Looking Up: ICE can’t face the music

Looking Up: ICE can’t face the music

The horrors of family separation of asylum seekers at the border have been on everyone’s minds over the past couple weeks, as the completely intentional effects of the Trump administration’s “zero tolerance” policy at the border became common knowledge. The 500 or more people who turned out on short notice in the blazing heat last Saturday at the Capitol were testament to how much the realization of what our country is doing had punched people in the gut.

Friday morning I joined the group of concerned Capital Region residents protesting outside of the ICE building on Route 7 in Latham. Our goal was to point out that families are separated by ICE right here in the Capital Region every day.

Though the protest intentionally did not plan to block the doors of the building, not wanting to cause problems for the immigrants required to show up there, the office decided to shut down. Snowflakes that they are, they wanted to claim they couldn’t operate safely under the pressure of a peaceful picket outside. (Not that the other protests at this building over the past year have caused any safety problems.)

The notice ICE gave to people who had rearranged their lives to travel there for their appointments was merely a sign on the door saying it was closed and appointments would be rescheduled. In 2018, with the power of technology at their fingertips and plenty of notice, they just let people travel in to be turned away. (They claimed people were notified, but protest participants say people showed up for their appointments every half hour all day long, so I find that a suspect claim.)

This is, as organizer Joe Paparone told WTEN, another example of how little regard ICE has for the lives of the people it exercises power over. Petty cruelty and a disregard for the lives, employment, and families of our immigrant neighbors is the hallmark of their behavior at this time.

But it also was a strategic move. They probably hoped that the ire of those immigrants, especially those lucky ones who had a hope of a good outcome rather than fearing they might be leaving the building in shackles, would turn against the protestors who came out in support of them, sowing uncertainty in the ranks.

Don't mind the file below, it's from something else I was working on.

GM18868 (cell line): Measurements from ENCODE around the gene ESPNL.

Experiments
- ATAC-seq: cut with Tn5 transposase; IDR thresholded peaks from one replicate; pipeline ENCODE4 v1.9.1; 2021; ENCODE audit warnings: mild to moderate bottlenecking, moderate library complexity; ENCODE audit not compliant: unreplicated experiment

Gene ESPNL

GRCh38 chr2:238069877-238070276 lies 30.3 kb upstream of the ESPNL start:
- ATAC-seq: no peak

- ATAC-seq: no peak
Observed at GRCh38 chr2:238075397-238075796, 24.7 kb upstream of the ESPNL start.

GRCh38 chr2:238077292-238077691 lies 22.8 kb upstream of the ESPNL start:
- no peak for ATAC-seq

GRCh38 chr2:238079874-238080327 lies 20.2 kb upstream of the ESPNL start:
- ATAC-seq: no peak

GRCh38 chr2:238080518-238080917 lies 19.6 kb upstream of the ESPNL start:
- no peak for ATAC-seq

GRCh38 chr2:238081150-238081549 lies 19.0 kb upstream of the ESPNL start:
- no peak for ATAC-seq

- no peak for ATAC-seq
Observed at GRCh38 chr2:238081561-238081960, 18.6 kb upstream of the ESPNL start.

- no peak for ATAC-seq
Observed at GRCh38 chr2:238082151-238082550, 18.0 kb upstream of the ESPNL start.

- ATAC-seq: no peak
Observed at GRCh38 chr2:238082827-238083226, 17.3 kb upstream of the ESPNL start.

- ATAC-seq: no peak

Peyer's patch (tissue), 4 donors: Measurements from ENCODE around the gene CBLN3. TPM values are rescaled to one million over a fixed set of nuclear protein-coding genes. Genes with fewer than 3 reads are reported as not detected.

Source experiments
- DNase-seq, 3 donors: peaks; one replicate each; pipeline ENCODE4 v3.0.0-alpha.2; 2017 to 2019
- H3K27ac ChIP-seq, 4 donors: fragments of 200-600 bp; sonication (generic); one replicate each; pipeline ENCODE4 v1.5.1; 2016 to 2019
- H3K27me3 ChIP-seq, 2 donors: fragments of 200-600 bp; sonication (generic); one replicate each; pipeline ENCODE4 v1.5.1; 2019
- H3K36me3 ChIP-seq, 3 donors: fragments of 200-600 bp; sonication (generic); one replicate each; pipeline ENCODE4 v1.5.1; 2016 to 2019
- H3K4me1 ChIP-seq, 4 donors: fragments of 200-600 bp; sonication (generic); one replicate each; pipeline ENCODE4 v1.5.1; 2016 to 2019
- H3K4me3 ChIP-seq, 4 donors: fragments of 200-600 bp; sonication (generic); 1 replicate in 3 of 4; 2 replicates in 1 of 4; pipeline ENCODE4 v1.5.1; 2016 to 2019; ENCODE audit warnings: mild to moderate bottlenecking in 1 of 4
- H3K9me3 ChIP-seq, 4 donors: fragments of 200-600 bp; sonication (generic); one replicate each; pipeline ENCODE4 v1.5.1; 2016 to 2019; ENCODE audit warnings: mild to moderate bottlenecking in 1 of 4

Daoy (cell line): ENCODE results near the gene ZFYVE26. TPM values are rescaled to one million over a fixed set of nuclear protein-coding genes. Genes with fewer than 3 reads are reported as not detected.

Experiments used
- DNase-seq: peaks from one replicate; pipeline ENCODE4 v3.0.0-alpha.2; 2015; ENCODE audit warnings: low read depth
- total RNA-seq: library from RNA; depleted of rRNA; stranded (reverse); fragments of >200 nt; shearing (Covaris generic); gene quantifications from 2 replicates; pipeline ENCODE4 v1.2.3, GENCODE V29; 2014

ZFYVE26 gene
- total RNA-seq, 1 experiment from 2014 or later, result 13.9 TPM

That didn’t really happen, as far as I could see, since the immigrants themselves have a pretty good sense of who is on their side. But ICE had a more plausible strategy as well— they wanted to turn public opinion against the protestors, as is clear by their telling the media that it was too bad people missed their appointments because of people standing around their driveway with signs. <Insert fake sad look here.> I guess they were hoping to capitalize on this whole strain of liberal pearl clutching that says, “Of course I hate ripping families apart, but not enough to think you should disrupt anything to fix it.” ICE is following the administration’s broader lead, hoping it’ll easy to peel off what is currently widespread sympathy for the people they are targeting by tarring their strongest supporters with the accusation of being disruptive, uncivil, or “going about things the wrong way.” (That was a direct quote from someone who objected to the Friday action. Not long after someone else told us to “go back where you came from.”)

Please don’t fall into that trap. Don’t let the people perpetrating these horrors and setting the stage for worse distract you from what they are doing with appeals to your sense of discomfort when others stand up to authority. There is no way out of this at this point without discomfort, disruption, and sacrifice.

Finally, I do wonder if ICE actually was a little bit afraid of the action. Not that the people protesting would actually do any harm directly, but afraid of our message. With the example of Nazi Germany not too far from everyone’s minds these days, they might well worry about whether eventually some of their employees might do a little soul searching if they were confronted with the reality of what they are participating in. Having seen the history we’ve all seen, with people still living to talk about it, we have no excuses to not know that “just following orders” and “just doing my job” are not enough reason to participate in an unethical system. I don’t expect it to be many, because unfortunately, jobs that give you power over people tend to attract people who want power over those people. But I’m sure there are some people working for ICE right now who didn’t sign up for this, and I’m hoping as more and more stories come out about its lawlessness and cruelty that those people will in fact, walk away. Let’s cheer them on if they do

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